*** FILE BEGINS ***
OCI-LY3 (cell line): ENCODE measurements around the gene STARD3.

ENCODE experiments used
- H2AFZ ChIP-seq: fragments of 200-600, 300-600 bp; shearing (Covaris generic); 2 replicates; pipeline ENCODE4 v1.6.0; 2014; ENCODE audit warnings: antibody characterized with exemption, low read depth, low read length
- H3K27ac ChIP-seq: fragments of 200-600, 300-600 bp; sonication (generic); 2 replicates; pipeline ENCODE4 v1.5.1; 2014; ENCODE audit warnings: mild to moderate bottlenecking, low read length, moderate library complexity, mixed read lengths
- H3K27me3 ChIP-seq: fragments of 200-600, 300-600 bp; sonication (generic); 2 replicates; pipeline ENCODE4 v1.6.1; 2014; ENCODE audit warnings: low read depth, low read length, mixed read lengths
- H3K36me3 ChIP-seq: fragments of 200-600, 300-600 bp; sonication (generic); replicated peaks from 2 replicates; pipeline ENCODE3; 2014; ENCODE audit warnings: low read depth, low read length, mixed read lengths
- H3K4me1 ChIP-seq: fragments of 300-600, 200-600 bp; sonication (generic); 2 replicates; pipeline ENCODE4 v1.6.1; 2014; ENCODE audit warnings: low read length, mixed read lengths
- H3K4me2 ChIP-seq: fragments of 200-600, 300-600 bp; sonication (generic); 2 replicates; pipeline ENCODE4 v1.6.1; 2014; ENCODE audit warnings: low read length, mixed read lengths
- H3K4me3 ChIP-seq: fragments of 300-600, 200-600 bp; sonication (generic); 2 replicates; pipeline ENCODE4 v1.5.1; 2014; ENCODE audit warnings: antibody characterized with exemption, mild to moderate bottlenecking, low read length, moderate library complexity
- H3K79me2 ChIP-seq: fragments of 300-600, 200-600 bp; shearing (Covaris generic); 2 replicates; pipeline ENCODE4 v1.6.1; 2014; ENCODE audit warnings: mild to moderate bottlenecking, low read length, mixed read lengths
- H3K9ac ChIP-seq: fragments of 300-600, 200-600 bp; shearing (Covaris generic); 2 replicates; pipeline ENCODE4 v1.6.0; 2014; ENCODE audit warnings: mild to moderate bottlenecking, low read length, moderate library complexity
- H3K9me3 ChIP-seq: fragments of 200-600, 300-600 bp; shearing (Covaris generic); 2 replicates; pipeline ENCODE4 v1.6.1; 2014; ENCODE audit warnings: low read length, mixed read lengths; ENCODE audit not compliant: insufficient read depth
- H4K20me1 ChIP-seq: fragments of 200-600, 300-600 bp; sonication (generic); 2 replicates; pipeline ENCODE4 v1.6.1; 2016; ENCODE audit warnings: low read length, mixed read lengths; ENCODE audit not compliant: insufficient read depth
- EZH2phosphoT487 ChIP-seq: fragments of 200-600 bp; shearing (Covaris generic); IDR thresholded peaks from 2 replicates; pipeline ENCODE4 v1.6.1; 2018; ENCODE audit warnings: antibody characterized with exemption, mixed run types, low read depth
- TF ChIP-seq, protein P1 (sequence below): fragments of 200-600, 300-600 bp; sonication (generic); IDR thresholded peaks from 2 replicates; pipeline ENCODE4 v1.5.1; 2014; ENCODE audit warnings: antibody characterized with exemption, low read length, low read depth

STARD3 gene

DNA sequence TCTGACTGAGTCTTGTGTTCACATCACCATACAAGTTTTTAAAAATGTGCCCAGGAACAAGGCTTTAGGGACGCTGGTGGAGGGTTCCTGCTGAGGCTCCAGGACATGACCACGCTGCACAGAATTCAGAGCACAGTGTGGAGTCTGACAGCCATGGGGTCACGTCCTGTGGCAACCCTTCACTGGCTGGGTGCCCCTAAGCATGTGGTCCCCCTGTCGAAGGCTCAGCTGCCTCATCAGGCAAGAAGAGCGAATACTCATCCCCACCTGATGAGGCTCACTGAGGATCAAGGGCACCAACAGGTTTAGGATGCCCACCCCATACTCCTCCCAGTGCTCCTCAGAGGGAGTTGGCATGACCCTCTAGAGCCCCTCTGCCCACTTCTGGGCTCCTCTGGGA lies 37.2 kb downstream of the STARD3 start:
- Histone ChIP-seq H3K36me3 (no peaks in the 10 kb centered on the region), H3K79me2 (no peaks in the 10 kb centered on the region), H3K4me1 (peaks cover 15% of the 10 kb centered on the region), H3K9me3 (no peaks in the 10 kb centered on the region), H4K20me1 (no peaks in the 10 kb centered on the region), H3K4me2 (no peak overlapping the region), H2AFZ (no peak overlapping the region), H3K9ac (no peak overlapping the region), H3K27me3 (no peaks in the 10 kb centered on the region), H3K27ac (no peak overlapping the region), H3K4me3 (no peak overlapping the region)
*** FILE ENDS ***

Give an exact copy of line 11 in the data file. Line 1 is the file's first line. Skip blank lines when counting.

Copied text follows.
- H3K9ac ChIP-seq: fragments of 300-600, 200-600 bp; shearing (Covaris generic); 2 replicates; pipeline ENCODE4 v1.6.0; 2014; ENCODE audit warnings: mild to moderate bottlenecking, low read length, moderate library complexity